I haven't had the chance to do a Lolita Blog Carnival post in a while, but this week's was just too fun to pass up! The topic is invent 5 new Lolita holidays to celebrate. Every good Lolita knows that every year comes with, not one, but two International Lolita Days as an excuse to get together and have some meetups, but what about the other 363 days of the year? Now's our chance to fill the calender up with more excuses to wear Lolita!

Maiden's Day
January 26th
January 26th just so happens to be Novala Takemoto's birthday, and what better day to have a Lolita holiday on? Maiden's Day is an excuse to completely indulge in the lifestyle of Lolita. Put on your laciest Old School Lolita dress, sip your most expensive tea, and watch Kamikaze Girls for the millionth time in your life. The best part about Maiden's Day is that you don't necessarily need other Lolitas to celebrate it with, because who needs things like friends?

World Gothic Lolita Day
March 19th
March 19th is already a familiar holiday for a lot of Lolitas, as it's Mana's birthday! What better day to recognize Gothic Lolitas than on his birthday? World Gothic Lolita Day is an excuse for even the sweetest of Sweet Lolitas to goth it up in some black clothes. Take a cue from Mana's Visual Kei roots and put on some Shironuri makeup and go totally OTT with your Gothic coordinates!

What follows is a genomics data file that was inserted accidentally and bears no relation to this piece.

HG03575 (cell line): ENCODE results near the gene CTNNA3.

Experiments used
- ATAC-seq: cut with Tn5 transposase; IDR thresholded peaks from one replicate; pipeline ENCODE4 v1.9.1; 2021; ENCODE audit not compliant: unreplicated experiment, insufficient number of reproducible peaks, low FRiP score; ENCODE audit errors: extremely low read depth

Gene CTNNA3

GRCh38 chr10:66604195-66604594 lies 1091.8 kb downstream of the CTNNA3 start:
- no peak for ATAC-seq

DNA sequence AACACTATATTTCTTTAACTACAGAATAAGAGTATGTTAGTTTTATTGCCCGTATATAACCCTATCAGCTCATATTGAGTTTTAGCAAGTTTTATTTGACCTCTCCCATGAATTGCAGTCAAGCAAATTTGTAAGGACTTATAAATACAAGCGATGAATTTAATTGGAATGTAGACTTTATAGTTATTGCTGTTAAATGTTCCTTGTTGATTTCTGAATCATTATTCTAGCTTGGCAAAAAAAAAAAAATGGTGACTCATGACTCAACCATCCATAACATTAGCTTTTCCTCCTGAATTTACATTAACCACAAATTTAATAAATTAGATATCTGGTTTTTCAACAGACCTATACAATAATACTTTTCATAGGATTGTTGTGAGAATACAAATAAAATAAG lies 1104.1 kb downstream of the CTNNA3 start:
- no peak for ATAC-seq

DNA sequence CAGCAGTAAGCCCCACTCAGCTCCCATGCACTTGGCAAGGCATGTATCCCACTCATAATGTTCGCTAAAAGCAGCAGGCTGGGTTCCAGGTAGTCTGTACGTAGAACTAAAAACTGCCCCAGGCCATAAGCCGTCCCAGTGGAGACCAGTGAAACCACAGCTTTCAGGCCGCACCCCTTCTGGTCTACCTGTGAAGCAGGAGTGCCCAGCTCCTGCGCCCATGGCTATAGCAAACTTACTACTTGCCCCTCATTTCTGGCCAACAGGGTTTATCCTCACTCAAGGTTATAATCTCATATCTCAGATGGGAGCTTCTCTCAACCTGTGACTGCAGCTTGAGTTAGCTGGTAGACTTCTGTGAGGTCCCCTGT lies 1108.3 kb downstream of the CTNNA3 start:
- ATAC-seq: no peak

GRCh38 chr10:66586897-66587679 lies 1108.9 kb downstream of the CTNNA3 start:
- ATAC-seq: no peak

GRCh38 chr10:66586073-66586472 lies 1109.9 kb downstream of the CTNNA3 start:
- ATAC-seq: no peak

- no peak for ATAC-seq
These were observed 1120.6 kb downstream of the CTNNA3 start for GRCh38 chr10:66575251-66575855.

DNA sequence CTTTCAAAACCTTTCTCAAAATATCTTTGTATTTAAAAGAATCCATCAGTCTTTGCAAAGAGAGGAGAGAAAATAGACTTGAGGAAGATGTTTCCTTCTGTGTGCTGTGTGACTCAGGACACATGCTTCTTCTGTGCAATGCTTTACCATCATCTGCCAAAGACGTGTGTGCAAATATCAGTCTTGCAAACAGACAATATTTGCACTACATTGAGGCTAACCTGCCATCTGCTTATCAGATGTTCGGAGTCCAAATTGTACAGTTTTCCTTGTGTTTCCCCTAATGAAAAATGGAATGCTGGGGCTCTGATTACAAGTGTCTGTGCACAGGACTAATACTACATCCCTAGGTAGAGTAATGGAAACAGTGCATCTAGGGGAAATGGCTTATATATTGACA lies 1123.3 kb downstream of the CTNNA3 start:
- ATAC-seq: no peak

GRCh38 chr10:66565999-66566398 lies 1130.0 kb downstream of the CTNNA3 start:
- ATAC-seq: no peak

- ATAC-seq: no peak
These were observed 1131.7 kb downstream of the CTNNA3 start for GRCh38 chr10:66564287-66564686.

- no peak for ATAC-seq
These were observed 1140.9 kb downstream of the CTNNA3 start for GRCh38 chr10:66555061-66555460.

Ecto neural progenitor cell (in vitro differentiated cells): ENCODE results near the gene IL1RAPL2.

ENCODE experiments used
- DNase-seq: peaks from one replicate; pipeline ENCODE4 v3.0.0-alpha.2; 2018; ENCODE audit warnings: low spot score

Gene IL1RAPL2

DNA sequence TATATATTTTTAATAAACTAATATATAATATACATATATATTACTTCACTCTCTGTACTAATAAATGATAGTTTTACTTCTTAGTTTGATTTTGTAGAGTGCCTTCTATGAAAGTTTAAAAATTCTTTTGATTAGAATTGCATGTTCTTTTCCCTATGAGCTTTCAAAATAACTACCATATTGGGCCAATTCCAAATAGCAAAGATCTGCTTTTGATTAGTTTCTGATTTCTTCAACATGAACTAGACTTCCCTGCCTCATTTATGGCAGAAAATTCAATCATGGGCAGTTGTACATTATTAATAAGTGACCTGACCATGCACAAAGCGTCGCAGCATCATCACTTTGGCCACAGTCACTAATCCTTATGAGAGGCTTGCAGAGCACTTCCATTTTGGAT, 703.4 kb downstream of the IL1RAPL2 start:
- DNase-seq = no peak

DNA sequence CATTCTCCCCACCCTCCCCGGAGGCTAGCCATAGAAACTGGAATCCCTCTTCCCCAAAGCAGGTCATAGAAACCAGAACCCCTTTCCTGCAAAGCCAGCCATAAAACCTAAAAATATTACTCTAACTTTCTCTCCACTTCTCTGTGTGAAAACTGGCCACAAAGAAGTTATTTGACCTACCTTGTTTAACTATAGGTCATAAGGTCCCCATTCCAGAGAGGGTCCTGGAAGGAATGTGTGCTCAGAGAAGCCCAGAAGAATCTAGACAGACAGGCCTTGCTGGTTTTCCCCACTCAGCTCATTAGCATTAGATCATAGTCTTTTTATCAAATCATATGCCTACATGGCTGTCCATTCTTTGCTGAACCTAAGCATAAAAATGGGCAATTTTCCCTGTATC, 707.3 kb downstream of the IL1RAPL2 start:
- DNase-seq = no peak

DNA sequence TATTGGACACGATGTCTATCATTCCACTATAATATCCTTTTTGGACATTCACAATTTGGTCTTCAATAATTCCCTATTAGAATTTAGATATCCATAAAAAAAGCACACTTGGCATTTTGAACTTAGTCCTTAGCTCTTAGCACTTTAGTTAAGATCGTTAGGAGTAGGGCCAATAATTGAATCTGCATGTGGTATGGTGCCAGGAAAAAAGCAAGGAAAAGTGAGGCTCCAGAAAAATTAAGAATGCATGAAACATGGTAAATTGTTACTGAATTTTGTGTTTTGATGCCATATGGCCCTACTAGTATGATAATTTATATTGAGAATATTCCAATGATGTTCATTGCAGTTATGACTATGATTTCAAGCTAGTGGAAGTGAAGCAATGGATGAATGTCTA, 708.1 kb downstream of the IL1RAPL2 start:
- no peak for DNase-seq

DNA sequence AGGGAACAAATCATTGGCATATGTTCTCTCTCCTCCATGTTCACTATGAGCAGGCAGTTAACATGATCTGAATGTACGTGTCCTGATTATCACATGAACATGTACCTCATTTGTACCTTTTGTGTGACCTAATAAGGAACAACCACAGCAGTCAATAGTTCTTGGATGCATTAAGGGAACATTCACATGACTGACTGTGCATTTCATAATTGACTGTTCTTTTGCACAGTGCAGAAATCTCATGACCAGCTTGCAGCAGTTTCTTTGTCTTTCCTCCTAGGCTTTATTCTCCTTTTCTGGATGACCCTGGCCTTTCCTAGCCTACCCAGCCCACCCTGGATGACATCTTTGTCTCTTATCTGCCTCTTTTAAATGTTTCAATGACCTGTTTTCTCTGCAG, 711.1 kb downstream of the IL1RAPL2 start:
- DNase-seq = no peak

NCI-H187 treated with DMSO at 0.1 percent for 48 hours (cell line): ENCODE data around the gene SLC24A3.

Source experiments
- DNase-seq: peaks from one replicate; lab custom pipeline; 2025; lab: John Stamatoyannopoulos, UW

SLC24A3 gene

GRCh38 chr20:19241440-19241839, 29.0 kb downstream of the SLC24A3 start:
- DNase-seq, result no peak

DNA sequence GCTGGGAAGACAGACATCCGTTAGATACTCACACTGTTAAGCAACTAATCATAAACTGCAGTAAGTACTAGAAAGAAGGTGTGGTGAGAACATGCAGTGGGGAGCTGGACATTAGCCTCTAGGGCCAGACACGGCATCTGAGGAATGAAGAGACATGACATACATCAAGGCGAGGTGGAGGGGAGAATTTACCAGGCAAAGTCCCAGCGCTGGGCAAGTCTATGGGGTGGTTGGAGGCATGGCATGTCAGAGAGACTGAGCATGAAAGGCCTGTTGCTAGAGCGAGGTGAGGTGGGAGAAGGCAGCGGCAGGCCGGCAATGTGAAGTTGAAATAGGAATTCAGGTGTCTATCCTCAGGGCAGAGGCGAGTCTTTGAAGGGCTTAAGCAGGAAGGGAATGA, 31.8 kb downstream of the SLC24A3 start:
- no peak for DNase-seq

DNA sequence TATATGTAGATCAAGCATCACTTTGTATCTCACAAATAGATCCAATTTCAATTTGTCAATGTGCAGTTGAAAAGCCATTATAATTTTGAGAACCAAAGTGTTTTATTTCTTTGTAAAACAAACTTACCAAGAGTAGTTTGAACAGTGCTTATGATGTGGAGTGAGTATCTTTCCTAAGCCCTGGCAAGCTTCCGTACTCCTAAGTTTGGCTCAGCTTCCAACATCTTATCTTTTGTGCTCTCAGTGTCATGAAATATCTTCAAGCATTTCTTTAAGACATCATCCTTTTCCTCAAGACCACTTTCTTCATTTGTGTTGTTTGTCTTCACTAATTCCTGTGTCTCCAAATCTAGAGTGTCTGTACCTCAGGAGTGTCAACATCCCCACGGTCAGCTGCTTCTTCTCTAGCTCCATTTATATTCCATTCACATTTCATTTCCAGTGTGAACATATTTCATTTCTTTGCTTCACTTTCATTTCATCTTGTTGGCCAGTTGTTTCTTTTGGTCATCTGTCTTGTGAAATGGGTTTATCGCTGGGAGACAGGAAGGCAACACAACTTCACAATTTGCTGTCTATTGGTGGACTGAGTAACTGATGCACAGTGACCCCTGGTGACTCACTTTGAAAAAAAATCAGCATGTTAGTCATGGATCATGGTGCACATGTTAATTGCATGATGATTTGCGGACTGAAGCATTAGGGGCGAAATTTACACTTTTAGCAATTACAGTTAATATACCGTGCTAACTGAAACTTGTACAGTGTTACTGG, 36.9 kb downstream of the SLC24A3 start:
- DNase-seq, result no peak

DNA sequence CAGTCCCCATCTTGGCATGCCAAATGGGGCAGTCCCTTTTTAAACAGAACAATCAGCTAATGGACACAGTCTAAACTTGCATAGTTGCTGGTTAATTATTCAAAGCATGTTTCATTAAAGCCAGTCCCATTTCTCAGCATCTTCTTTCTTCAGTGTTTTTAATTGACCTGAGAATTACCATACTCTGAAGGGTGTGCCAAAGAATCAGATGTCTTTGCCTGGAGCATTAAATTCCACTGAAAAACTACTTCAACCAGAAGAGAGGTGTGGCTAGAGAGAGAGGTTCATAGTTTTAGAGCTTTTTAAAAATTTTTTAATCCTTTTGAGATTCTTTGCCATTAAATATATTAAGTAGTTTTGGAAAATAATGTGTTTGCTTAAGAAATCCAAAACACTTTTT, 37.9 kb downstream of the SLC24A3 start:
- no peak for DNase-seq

International Casual Lolita Day
Second Saturday in August
This comes a couple months after the summer ILD, in what is usually the hottest time of year, a time when people just generally don't wan to wear Lolita. Come August, most Lolitas probably realize that they haven't worn the fashion in a while! Let's change that with International Casual Lolita Day! Everyone shows up with their favorite Otome-inspired blouseless JSK, big straw hat to block the sun, ruffly ankle socks, and meetups are chosen based on places have the best air conditioning.

Over the Top Day
October 13th